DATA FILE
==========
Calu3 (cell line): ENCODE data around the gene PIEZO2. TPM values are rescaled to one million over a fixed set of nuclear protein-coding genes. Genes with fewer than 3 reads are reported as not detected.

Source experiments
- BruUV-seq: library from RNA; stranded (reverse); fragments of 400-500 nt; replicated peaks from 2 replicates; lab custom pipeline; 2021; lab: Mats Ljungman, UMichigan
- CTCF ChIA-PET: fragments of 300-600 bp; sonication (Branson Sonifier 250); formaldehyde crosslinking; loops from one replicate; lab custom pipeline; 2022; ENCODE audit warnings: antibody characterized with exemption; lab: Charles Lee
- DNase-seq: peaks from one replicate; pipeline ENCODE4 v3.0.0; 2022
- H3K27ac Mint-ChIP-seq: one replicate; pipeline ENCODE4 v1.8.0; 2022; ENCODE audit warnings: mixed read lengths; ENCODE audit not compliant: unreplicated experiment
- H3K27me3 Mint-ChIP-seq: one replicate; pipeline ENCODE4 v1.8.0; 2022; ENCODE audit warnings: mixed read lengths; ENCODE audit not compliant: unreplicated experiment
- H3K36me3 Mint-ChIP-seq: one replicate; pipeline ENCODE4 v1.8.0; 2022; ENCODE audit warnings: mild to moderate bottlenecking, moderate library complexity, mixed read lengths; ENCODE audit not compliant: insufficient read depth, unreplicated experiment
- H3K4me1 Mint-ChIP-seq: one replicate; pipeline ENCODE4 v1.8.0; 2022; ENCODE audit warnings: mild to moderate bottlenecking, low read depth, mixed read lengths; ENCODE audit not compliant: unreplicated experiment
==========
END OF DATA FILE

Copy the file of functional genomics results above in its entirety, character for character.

Calu3 (cell line): ENCODE data around the gene PIEZO2. TPM values are rescaled to one million over a fixed set of nuclear protein-coding genes. Genes with fewer than 3 reads are reported as not detected.

Source experiments
- BruUV-seq: library from RNA; stranded (reverse); fragments of 400-500 nt; replicated peaks from 2 replicates; lab custom pipeline; 2021; lab: Mats Ljungman, UMichigan
- CTCF ChIA-PET: fragments of 300-600 bp; sonication (Branson Sonifier 250); formaldehyde crosslinking; loops from one replicate; lab custom pipeline; 2022; ENCODE audit warnings: antibody characterized with exemption; lab: Charles Lee
- DNase-seq: peaks from one replicate; pipeline ENCODE4 v3.0.0; 2022
- H3K27ac Mint-ChIP-seq: one replicate; pipeline ENCODE4 v1.8.0; 2022; ENCODE audit warnings: mixed read lengths; ENCODE audit not compliant: unreplicated experiment
- H3K27me3 Mint-ChIP-seq: one replicate; pipeline ENCODE4 v1.8.0; 2022; ENCODE audit warnings: mixed read lengths; ENCODE audit not compliant: unreplicated experiment
- H3K36me3 Mint-ChIP-seq: one replicate; pipeline ENCODE4 v1.8.0; 2022; ENCODE audit warnings: mild to moderate bottlenecking, moderate library complexity, mixed read lengths; ENCODE audit not compliant: insufficient read depth, unreplicated experiment
- H3K4me1 Mint-ChIP-seq: one replicate; pipeline ENCODE4 v1.8.0; 2022; ENCODE audit warnings: mild to moderate bottlenecking, low read depth, mixed read lengths; ENCODE audit not compliant: unreplicated experiment